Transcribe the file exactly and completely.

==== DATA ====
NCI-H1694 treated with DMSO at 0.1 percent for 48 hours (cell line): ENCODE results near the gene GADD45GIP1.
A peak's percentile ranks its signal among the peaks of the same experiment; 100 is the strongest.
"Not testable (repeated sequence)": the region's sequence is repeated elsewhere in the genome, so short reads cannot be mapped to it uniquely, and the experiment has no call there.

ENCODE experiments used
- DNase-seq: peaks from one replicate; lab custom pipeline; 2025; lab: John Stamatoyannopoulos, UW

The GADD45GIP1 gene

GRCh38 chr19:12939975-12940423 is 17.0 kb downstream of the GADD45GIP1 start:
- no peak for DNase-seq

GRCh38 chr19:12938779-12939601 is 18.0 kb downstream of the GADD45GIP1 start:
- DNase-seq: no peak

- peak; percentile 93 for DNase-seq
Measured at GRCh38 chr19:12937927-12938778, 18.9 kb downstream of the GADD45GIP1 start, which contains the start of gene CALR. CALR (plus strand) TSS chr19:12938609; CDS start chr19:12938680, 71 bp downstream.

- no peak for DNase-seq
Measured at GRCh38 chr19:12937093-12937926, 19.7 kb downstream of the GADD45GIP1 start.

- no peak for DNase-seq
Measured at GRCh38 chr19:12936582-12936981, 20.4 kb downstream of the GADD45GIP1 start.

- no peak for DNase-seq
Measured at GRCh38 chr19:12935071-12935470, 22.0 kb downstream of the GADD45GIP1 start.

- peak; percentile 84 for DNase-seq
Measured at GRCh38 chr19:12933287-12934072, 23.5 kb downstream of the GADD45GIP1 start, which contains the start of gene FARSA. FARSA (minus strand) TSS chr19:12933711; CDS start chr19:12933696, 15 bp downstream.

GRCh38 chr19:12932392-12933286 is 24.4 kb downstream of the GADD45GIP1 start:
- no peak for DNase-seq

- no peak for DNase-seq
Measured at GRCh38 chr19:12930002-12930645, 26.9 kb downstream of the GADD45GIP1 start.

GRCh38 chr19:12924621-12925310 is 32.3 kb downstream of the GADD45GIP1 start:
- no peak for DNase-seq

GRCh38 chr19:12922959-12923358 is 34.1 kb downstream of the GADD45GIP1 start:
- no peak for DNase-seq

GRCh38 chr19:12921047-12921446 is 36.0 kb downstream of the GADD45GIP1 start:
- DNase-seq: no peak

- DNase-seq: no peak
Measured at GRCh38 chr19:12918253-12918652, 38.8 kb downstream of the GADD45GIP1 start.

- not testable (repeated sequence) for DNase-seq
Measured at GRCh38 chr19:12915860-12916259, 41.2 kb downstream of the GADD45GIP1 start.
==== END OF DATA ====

NCI-H1694 treated with DMSO at 0.1 percent for 48 hours (cell line): ENCODE results near the gene GADD45GIP1.
A peak's percentile ranks its signal among the peaks of the same experiment; 100 is the strongest.
"Not testable (repeated sequence)": the region's sequence is repeated elsewhere in the genome, so short reads cannot be mapped to it uniquely, and the experiment has no call there.

ENCODE experiments used
- DNase-seq: peaks from one replicate; lab custom pipeline; 2025; lab: John Stamatoyannopoulos, UW

The GADD45GIP1 gene

GRCh38 chr19:12939975-12940423 is 17.0 kb downstream of the GADD45GIP1 start:
- no peak for DNase-seq

GRCh38 chr19:12938779-12939601 is 18.0 kb downstream of the GADD45GIP1 start:
- DNase-seq: no peak

- peak; percentile 93 for DNase-seq
Measured at GRCh38 chr19:12937927-12938778, 18.9 kb downstream of the GADD45GIP1 start, which contains the start of gene CALR. CALR (plus strand) TSS chr19:12938609; CDS start chr19:12938680, 71 bp downstream.

- no peak for DNase-seq
Measured at GRCh38 chr19:12937093-12937926, 19.7 kb downstream of the GADD45GIP1 start.

- no peak for DNase-seq
Measured at GRCh38 chr19:12936582-12936981, 20.4 kb downstream of the GADD45GIP1 start.

- no peak for DNase-seq
Measured at GRCh38 chr19:12935071-12935470, 22.0 kb downstream of the GADD45GIP1 start.

- peak; percentile 84 for DNase-seq
Measured at GRCh38 chr19:12933287-12934072, 23.5 kb downstream of the GADD45GIP1 start, which contains the start of gene FARSA. FARSA (minus strand) TSS chr19:12933711; CDS start chr19:12933696, 15 bp downstream.

GRCh38 chr19:12932392-12933286 is 24.4 kb downstream of the GADD45GIP1 start:
- no peak for DNase-seq

- no peak for DNase-seq
Measured at GRCh38 chr19:12930002-12930645, 26.9 kb downstream of the GADD45GIP1 start.

GRCh38 chr19:12924621-12925310 is 32.3 kb downstream of the GADD45GIP1 start:
- no peak for DNase-seq

GRCh38 chr19:12922959-12923358 is 34.1 kb downstream of the GADD45GIP1 start:
- no peak for DNase-seq

GRCh38 chr19:12921047-12921446 is 36.0 kb downstream of the GADD45GIP1 start:
- DNase-seq: no peak

- DNase-seq: no peak
Measured at GRCh38 chr19:12918253-12918652, 38.8 kb downstream of the GADD45GIP1 start.

- not testable (repeated sequence) for DNase-seq
Measured at GRCh38 chr19:12915860-12916259, 41.2 kb downstream of the GADD45GIP1 start.